Here are two numbers that I think help make the case.
The overhanging issue of legacy misconduct which continues to haunt Barclays and its peers took a new twist this week.
The bank is one of several to be investigated for the manipulation of currency markets alongside Royal Bank of Scotland, HSBC, JP Morgan, Citibank and UBS. But while those five agreed to an astonishing 2.6bn collective fine from regulators in the UK and US, Barclays refused to settle at the last minute as talks are ongoing with another North American regulator.
Indeed, the bank noted that after we have concluded that it is in the interests of the company to seek a more general coordinated settlement.
Unfortunately this high-stakes game of chicken could hit Barclays even harder in the pocket. Firstly the bank has missed out on the Financial Conduct Authoritys 30% shared discount or 500m on the total penalty doled out to the other five institutions for choosing to settle early.
On top of this, Barclays also faces the wrath of increasingly-combatant regulators, with lawmakers on both sides of the Pond growing impatient at the never-ending conveyor belt of banking misconduct cases, and egged on by enduringly-hostile public opinion.
Indeed, Barclays itself has stashed away billions to deal with the mis-selling of payment protection insurance (PPI) and interest rate hedging products. The institution is also being dragged through the courts in New York over claims it gave high-frequency at its dark pool trading system an advantage.
In light of these issues, regulators may choose to impose an even heftier fine on Barclays for its refusal to take its medicine this week for its dodgy currency dealings.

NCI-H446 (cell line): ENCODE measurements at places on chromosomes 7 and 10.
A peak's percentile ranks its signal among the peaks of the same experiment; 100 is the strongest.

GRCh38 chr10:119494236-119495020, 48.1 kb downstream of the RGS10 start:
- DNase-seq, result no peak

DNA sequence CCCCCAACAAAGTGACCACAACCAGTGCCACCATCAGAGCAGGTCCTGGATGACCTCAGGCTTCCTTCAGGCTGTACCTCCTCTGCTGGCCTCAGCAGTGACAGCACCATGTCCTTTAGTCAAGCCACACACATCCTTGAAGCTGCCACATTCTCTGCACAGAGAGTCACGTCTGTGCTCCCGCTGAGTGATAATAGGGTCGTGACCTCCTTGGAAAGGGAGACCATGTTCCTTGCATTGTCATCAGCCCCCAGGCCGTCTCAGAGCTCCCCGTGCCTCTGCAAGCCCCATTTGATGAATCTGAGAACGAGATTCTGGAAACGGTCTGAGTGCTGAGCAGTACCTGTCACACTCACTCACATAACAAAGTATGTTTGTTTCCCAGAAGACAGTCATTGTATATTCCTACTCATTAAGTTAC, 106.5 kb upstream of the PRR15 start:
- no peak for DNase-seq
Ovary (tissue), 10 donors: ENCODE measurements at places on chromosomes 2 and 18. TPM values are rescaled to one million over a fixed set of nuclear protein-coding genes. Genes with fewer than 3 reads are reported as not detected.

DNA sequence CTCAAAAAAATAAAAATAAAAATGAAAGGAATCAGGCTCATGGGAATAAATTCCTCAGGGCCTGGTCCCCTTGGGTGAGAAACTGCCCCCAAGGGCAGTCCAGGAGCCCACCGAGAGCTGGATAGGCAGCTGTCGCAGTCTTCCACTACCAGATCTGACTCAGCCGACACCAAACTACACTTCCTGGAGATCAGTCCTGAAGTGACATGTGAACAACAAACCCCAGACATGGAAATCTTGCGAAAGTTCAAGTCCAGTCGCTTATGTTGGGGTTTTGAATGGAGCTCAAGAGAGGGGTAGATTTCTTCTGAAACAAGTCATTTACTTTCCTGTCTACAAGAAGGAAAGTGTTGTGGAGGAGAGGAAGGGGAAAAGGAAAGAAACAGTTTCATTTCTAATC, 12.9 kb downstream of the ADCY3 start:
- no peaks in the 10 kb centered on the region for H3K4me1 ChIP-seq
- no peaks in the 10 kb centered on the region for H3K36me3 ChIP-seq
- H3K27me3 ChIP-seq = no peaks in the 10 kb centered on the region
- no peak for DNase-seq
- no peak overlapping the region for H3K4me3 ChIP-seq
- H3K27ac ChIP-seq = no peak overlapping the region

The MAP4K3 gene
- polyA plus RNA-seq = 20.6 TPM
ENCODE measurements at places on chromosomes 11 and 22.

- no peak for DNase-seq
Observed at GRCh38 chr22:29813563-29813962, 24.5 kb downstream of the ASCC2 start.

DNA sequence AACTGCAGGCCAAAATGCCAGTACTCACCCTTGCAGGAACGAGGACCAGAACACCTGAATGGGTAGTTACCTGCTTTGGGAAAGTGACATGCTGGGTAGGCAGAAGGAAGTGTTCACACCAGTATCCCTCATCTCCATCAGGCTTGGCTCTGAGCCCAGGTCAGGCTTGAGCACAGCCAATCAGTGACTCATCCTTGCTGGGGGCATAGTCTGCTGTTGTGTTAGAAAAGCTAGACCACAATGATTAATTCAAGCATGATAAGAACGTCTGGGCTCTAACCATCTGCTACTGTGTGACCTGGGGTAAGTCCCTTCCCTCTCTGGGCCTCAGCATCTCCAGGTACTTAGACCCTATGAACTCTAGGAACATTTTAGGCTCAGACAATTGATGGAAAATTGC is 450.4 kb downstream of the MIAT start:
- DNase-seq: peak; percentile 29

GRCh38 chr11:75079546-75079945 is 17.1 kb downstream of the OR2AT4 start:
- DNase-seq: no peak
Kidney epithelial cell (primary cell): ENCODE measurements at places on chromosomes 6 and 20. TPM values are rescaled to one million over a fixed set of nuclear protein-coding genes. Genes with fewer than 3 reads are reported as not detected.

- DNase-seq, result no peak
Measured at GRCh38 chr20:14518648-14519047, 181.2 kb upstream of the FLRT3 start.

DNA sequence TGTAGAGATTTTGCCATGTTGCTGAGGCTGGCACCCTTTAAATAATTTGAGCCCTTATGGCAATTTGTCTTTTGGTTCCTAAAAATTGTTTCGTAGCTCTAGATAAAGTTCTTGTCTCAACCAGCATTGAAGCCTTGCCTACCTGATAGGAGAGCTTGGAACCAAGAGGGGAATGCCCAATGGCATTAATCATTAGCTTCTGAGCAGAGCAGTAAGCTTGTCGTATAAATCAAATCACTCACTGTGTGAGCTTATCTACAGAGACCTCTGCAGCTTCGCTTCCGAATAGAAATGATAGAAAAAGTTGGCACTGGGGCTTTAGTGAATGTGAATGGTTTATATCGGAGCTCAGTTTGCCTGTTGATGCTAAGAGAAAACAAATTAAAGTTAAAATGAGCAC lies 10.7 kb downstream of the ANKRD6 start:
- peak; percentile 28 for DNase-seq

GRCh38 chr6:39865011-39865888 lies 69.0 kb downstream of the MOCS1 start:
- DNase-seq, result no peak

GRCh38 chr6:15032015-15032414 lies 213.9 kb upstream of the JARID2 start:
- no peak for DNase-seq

In a bid to attract new homebuyers through their doors, the countrys biggest High Street banks have been falling over themselves to offer rock-bottom interest rates. Barclays itself has rolled off a suite of fixed-rate deals for those with deposits over 40%, while it is also cutting rates for those with much lower deposits.
However, latest mortgage approval data from the Council of Mortgage Lenders (CML) highlighted a dip in house buyer confidence. Indeed, the number of approved applications for first-time buyers dipped 3% in September from the previous month, to 26,800 cases.
Should expectations of a rate hike by the Bank of England continue to rise then mortgage demand could continue to come under pressure.
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Royston Wild has no position in any shares mentioned. The Motley Fool UK has no position in any of the shares mentioned. We Fools don’t all hold the same opinions, but we all believe that considering a diverse range of insights makes us better investors.